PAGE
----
I was sixteen going on seventeen, I just joined a movement that aims to overthrow the Government. . . .
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The indigenous Igorot tribes are one of, if not, the hardiest people living in the islands ‘still named after King Philip II of Spain’ (as one of my friends insists to call it). The Igorot’s harsh and tough environment undoubtedly shaped their hardy constitution. There was rarely anyone who did not work very hard. For how could they not? In order to have sustenance, the Igorots have to till the rugged, arid mountains they fondly call their home.
Apart from his preserved rich but dynamic pre-colonial culture, the rugged, chilly mountains is all the Igorot got. Even so, within the given constraints of his exacting environment, he learned to adapt and make the best use of his lot. The Igorot forebear, with just his bare hands and a few rudimentary tools, painstakingly carved the steep mountains into a masterful engineering monument of rice and vegetable terraces. With foresight, he knew that the rice terraces, the forests, the clear streams and rivers, are enough to nourish and sustain many more generations of his descendants – for lifetimes after lifetimes. And indeed, in spite of his landlocked and austere location, a contrast to the sunny, wide, and fertile plains of the lowlands, the formidable, cloud-hidden mountains never failed to yield everything necessary for his survival. The Igorot thus survived, and thrived.
For many hundreds of years, the various Igorot tribes did not need or expect much from the Government. After all, they have always provided for themselves. They built functional irrigation systems and colossal rice terraces without a centralized authority ordering or commanding them. They built without the use of forced labor or slavery. Each tribe was self-subsistent, and aware, that it existed long before there was a Government. . . .
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I was sixteen, newly arrived in the city – “to do college”. I was very lucky. A year before that, Mother told me that I could not do college – because we have no money. Father had just died, where would she get the money to send me to college?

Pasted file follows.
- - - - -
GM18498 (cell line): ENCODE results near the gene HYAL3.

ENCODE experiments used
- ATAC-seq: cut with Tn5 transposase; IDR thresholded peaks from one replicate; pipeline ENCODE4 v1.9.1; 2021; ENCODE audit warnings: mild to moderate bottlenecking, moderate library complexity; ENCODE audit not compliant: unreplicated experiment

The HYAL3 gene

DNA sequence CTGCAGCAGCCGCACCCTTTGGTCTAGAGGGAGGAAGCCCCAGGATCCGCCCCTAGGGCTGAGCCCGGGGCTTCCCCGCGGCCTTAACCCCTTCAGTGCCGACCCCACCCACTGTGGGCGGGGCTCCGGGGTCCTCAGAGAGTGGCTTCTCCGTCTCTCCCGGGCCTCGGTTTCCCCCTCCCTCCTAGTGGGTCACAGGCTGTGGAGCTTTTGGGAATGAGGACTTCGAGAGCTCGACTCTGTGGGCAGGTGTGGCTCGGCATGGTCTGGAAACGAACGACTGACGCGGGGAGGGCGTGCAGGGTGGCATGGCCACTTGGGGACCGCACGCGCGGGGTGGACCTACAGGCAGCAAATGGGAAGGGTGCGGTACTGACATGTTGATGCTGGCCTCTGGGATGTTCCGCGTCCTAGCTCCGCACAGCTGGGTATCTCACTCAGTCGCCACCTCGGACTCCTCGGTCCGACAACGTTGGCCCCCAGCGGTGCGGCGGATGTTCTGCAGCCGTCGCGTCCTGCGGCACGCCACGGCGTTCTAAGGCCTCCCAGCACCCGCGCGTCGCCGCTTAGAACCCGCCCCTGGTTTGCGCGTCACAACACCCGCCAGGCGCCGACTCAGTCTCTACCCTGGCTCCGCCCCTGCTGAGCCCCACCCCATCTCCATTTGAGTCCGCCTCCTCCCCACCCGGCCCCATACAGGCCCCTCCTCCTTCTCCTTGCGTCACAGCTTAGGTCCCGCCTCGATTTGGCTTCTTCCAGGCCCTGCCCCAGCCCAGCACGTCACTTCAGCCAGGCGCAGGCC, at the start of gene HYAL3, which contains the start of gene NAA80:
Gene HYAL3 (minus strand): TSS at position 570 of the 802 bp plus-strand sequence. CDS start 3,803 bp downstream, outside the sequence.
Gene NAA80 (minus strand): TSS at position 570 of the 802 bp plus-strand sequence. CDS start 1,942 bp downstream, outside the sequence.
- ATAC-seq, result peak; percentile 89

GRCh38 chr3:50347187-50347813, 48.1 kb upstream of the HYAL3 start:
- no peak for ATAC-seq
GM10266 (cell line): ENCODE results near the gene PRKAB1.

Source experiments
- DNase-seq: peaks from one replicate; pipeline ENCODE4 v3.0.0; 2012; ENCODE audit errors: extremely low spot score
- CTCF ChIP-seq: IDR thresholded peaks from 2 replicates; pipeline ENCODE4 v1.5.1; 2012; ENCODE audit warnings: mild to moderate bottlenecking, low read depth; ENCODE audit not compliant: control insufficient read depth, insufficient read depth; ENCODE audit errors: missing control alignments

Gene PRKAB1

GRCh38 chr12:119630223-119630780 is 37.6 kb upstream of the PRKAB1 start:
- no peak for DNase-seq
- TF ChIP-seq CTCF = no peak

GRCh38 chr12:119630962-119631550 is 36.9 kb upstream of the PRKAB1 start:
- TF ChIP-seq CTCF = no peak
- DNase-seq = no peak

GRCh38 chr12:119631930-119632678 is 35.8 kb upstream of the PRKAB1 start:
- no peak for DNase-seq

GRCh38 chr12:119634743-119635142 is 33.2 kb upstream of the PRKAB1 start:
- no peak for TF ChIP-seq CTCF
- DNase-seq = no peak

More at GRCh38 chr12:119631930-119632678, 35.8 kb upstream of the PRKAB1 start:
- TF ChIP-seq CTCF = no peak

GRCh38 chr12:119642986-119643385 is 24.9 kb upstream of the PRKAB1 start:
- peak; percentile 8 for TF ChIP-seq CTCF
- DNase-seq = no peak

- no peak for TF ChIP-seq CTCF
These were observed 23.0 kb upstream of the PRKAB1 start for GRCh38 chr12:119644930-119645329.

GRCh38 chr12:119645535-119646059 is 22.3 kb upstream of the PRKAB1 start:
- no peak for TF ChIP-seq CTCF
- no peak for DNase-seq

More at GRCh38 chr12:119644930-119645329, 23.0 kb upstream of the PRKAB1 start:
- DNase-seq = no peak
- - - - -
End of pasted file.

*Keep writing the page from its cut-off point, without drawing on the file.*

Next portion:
But I was lucky. Unexpectedly lucky. . . I got a scholarship, from the Government!
When I arrived to the city, I knew nothing of the city and the people in the city. So I obeyed everything my elders told me to do – to be a good girl, basically. They put me in a convent dormitory for girls. There, they said, the convent nuns would make sure that I prayed, and followed the rules.
In the dormitory, a roommate looked down on me, for being a mountain girl, an Igorot, and for being poor.
But in campus, I met new good friends. Exuberant, free-spirited, intelligent friends. They told me that we – The People – whether we hail from the lowlands or the highlands, are poor, because of the Government. That no matter how hard we work, even if we work to our deaths, we will remain poor and wretched because of the Government, and its accomplices.
“But we are scholars of the Government!” I told my new friends, aghast at their plans to overthrow the Government. My friends then told me to listen, very carefully, as they tell me the ‘truth’. That the truth is, it is our right to be given education by the Government. To where do The People’s taxes go, but to be rightfully spent for The People’s free access to education, as well as for the provision of other basic needs for all the citizens of the State?
My friends then showed me facts, statistics, the well researched and well analyzed data regarding the Government’s spendings and transactions. They told me about the Government’s unjust deals and crooked laws and agreements with other nations’ governments, business entities, and the big banks. One of these, which directly disadvantaged my people, was the standing Mining Act that gave mining companies the freedom to devastate tribal lands, allowing 100% foreign control and ownership of these lands, and these companies having the right to displace and resettle people – all this without having to consult the indigenous inhabitants of the land.
My friends’ arguments about overthrowing the Government sounded all too logical. They believed that we – The People – have put the Government in its place. So when it fails in its responsibility and breaks its ‘Social Contract’ with The People, we have all the right to bring down the Government.
I thought of my father. I thought of my mother. I thought of all the people who would be unceremoniously displaced to clear the way for Government-Business projects that would only essentially benefit the few. I thought of the mountains and rice terraces crumbling once the mountains are excavated. I thought of the fresh streams and rivers, polluted. I thought of the dense forests and their animal inhabitants, wiped out.
I could then, clearly, and reasonably see why the Government must, indeed, be overthrown.
My friends claimed that our problem is structural: that the problem of our country, and of the world at large, is embedded in the prevailing economic and political structure. And that our goal is to crush this oppressive and unjust structure and replace it with an alternative.
I was sixteen, going on seventeen; together with others who were more or less of the same age as me, we were fearless, we were dangerous, we were adventurous, we were idealistic – we were ready to face Death – to offer our young lives, for what we believed was a just and noble cause.